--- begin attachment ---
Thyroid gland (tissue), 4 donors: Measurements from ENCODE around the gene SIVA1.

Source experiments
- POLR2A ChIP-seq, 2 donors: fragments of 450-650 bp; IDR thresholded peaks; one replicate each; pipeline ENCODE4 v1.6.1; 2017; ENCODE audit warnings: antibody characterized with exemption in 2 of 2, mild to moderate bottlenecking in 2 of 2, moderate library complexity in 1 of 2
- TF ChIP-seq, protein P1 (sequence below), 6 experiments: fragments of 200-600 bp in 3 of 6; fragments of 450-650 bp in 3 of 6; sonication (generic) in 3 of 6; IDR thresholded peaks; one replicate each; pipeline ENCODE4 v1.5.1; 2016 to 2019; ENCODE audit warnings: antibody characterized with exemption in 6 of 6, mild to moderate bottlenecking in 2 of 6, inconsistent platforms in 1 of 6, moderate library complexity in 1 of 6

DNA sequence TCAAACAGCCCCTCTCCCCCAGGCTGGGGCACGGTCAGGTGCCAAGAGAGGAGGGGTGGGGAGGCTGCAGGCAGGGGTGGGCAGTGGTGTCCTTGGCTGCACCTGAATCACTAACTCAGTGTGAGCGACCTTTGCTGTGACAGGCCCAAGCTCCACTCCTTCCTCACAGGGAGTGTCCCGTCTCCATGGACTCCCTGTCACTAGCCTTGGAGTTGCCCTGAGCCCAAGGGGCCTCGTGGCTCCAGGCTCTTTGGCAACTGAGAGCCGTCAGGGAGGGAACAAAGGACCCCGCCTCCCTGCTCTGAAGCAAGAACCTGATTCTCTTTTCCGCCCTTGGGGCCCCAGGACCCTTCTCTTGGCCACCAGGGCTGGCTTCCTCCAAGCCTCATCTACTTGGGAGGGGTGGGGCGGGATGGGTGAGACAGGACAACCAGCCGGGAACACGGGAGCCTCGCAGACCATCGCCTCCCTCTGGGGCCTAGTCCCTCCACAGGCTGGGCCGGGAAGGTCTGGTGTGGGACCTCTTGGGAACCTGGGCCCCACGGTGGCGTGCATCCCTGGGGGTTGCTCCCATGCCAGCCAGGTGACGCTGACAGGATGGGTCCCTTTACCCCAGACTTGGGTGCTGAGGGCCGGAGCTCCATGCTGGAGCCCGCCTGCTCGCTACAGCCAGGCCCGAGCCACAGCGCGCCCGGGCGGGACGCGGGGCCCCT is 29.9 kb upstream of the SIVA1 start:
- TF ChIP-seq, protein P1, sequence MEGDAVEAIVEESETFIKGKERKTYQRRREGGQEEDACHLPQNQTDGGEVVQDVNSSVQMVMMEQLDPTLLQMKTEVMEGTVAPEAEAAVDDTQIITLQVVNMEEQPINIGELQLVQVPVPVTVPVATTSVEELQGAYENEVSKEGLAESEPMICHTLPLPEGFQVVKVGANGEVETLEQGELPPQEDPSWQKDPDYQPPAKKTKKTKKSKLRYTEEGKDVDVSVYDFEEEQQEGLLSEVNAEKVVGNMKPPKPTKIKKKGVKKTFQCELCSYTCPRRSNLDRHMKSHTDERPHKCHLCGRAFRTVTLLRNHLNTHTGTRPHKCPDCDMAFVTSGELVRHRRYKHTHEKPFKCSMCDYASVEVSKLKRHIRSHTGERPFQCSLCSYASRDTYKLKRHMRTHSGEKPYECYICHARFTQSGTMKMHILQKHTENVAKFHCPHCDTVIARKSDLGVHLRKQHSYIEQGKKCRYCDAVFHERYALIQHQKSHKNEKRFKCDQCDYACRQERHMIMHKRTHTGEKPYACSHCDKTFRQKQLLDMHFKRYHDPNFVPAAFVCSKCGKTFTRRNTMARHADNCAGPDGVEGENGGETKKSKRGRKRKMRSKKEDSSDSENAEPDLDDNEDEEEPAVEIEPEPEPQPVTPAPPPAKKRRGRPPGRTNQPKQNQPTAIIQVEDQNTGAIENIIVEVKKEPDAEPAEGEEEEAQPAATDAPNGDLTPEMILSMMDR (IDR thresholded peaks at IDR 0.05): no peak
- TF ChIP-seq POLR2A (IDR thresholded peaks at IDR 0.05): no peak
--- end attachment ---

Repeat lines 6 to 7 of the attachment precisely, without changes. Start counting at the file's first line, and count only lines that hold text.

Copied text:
- TF ChIP-seq, protein P1, sequence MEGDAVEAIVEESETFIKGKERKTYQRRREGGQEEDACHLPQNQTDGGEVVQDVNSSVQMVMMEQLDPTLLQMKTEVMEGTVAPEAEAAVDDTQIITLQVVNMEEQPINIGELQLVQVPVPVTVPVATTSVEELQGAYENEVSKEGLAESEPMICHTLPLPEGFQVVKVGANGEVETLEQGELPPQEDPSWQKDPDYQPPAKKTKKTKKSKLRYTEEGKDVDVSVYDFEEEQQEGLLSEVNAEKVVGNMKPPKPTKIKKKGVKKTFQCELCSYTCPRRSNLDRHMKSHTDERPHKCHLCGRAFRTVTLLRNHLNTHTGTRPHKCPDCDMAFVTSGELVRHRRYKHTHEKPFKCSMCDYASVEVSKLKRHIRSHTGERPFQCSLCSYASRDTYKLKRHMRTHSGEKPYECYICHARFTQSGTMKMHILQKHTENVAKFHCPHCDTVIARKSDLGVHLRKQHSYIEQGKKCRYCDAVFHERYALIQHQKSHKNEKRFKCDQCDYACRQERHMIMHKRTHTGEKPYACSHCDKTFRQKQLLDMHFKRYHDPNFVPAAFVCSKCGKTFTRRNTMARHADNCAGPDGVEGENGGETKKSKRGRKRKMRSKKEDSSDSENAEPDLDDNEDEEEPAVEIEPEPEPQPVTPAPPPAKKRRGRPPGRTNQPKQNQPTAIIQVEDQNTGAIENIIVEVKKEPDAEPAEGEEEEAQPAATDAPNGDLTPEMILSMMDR (IDR thresholded peaks at IDR 0.05): no peak
- TF ChIP-seq POLR2A (IDR thresholded peaks at IDR 0.05): no peak